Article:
Since the floor and lid surfaces were hard to sand because of the glue that had oozed out, and I wanted to avoid more puttying, I decided to glue 3-mm HF boards over them. That was a very good decision, as it turned out. The HDF boards were cut out roughly with the band saw, and then cut flush using the router once they were glued on. Oh yes, and the often-used magnets for attaching the stretcher were also countersunk into the front.
I got the satin walnut veneer from a local dealer, the Keplinger company in Traun. This wholesaler also has a real stone veneer in stock that looks amazing. But since I’m sure it is very tricky to work with, I didn’t dare use it for my maiden project – especially because it’s many times more expensive than my not-especially-cheap wood veneer.
In order to achieve a beautiful “butterfly look,” I had to join the veneer. First, I very carefully gave the sheets nice even edges with the cutter. It works well along the grain as long as you apply gentle pressure and go over each veneer sheet at least three times. Then I clamped the two matching sheets between two 45° 19-mm wood planks and sanded the edges until they were even. That way you can have the two sheets overlap slightly. I assembled them using veneer adhesive tape that I bought at the veneer store. IMO it’s really important to reinforce the veneer with painter’s tape on the front before you iron it on, to keep it from tearing off like it did on the center. The ironing itself has been described several times already, and after the how-to in the workshop exercise, it works perfectly with a little practice. I did replace the method with the triangular file, using #120 sandpaper stretched over a 90° angle. Then I sanded it using #120, 240 and 320 paper, and sealed it with three coats of clear Clou hard wax oil. Before the last coat, I sanded it again with #400 paper. That gave me a matte shiny surface.
Let me mention something else that could probably only happen to me: a #17 chassis disappeared during the four-month assembly process, and it never turned up again. “Fortunately,” you can always order another one… ;-) Oh well, maybe someday I’ll want to build the SB18, too.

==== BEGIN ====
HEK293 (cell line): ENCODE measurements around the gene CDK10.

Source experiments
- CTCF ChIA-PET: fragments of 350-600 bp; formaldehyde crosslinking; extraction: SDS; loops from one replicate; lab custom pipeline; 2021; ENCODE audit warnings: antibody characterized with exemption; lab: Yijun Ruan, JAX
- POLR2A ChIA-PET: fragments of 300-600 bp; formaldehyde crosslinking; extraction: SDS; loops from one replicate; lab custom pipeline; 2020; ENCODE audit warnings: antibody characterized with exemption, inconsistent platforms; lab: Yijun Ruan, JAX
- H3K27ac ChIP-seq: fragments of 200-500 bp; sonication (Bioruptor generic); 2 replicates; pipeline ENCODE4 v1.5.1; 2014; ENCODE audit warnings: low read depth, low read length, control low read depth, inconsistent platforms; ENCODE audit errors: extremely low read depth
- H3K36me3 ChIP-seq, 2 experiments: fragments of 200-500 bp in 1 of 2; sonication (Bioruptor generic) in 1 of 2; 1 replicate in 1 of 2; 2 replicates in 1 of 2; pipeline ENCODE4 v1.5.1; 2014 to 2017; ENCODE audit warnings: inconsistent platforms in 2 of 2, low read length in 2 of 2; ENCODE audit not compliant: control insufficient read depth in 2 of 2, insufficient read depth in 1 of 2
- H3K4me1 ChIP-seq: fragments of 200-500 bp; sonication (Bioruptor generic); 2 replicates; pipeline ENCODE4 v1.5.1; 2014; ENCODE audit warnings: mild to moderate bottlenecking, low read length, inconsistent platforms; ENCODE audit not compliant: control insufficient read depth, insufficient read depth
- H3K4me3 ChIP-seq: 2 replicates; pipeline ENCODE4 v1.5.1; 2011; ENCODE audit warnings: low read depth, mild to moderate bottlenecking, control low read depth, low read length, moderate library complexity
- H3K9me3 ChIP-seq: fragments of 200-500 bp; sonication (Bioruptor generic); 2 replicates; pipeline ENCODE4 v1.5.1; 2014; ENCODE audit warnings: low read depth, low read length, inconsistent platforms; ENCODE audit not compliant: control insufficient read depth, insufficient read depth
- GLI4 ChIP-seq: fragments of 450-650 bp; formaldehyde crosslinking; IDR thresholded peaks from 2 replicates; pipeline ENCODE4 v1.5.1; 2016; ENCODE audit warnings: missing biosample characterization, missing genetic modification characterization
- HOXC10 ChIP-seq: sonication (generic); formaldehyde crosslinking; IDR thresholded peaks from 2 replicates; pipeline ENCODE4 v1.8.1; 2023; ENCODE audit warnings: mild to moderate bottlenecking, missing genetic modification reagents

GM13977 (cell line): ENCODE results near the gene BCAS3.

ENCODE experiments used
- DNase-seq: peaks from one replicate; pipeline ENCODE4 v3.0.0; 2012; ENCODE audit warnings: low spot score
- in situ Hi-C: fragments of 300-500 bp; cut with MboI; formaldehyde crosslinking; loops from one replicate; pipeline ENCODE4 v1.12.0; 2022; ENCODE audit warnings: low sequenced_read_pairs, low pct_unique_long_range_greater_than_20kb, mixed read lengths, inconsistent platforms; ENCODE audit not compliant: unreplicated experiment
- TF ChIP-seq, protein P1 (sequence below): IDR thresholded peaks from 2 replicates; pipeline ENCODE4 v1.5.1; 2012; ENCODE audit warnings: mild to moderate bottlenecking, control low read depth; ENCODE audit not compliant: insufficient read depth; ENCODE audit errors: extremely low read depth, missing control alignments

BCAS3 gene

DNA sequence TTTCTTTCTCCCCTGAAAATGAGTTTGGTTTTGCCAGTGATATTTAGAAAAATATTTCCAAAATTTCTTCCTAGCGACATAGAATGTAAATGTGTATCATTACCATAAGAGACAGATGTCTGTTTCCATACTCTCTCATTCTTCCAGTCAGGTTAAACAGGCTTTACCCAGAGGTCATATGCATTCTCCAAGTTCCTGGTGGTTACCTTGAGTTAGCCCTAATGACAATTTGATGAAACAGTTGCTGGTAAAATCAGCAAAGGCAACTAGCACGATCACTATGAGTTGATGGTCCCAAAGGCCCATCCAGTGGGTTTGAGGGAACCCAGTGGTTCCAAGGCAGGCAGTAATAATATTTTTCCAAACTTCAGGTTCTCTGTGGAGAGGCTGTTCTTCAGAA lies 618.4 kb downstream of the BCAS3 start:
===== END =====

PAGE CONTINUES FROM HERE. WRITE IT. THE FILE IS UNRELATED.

Finally, the installation of the crossover, which was mounted to the rear wall with hot glue, the insulation, the chassis, the terminal and the BR tube – that was the fun part.
About the sound:
Except for my old Goodmans boxes, I don’t have any grounds for comparison in my own four walls; but what comes out of the SB pieces speaks for itself. In home-theater surround mode, the sound is amazing, assuming you have the right source. You can hear details that you’ve never noticed before. Voices come across very well, and they can be heard clearly even when there are loud background noises. Still, I don’t think you really “need” the Blues Class for a home theater.
For stereo mode, let me first say something about the SB15PC. I had been using it for about two months before it was replaced by the SB36 speakers. The little guys are fantastic! I would never have thought that so much sound could come out of such a small “PC box.” When I replaced them with the SB36 units, I have to admit I was a little disappointed by the SB36 – but there were two reasons for that: First, my expectations were too high; and second, the chassis needed to be broken in. In defense of the SB36: Why should it sound that much better than the little SB15PC? Aside from the bass range, it can’t and shouldn’t really sound much different. Now that the chassis has been broken in after a month and a half, with many hours of playing, I am very happy: the sound is great in every musical genre I own, whether the system is converting Massive Attack, Manowar, Metallica, Reinhard Mey or Maria Callas into sound waves.
Summary: The DIY community has a new member. I’m already thinking about which boxes will come next. But first I need to build a decent stereo amp. ;-)
Thanks to Loudspeakerbuilding for presenting the various projects and for the support; thanks to the model builders, and to my family for doing without me for so long...
You can order the assembling kits at SB 36 at Intertechnik:
The complete assembling kits include all loudspeaker drivers, capacitors, inductors, resistors, Sonofil damping, cable, terminal, cross over plan and screws for one box. The wood for the cabinet is not included.